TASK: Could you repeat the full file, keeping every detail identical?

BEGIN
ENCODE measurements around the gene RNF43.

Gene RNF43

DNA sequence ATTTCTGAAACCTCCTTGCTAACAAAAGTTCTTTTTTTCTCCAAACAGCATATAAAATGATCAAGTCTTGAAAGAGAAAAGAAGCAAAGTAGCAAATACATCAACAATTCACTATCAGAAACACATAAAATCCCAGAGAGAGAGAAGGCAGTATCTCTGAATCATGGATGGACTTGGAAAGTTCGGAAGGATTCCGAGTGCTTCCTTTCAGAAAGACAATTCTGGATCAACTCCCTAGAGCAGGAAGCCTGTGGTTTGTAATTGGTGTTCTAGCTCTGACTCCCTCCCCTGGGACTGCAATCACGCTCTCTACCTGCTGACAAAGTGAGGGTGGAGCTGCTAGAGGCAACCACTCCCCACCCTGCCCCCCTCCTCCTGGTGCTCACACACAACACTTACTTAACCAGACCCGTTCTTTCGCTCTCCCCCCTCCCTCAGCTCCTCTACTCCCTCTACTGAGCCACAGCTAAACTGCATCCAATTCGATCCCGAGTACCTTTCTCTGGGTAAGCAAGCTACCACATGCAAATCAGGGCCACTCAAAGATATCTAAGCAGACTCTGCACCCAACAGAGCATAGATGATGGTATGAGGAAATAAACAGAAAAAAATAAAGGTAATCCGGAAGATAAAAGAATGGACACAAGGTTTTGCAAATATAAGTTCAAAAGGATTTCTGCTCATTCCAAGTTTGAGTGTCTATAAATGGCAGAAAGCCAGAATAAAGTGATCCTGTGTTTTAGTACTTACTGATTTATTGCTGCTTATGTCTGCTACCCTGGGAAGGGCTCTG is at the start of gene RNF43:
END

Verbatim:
ENCODE measurements around the gene RNF43.

Gene RNF43

DNA sequence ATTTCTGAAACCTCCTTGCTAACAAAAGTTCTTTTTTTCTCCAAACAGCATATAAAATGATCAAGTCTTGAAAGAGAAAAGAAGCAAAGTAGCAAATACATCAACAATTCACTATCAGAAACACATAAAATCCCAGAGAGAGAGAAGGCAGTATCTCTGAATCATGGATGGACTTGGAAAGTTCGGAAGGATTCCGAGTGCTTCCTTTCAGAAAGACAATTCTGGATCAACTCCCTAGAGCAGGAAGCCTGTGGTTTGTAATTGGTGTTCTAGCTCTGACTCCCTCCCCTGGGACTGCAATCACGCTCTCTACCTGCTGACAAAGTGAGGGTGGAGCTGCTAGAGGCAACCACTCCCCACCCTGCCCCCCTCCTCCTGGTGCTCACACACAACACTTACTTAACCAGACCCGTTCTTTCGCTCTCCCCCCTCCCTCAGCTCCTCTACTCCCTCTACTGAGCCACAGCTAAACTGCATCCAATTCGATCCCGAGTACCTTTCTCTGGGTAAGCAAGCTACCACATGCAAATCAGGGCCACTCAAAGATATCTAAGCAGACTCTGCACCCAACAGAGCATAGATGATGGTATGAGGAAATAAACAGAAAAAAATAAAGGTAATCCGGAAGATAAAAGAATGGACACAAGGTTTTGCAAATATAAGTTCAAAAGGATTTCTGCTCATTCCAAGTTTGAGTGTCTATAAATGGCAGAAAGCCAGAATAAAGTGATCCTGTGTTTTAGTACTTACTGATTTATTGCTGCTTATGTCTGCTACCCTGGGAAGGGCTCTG is at the start of gene RNF43: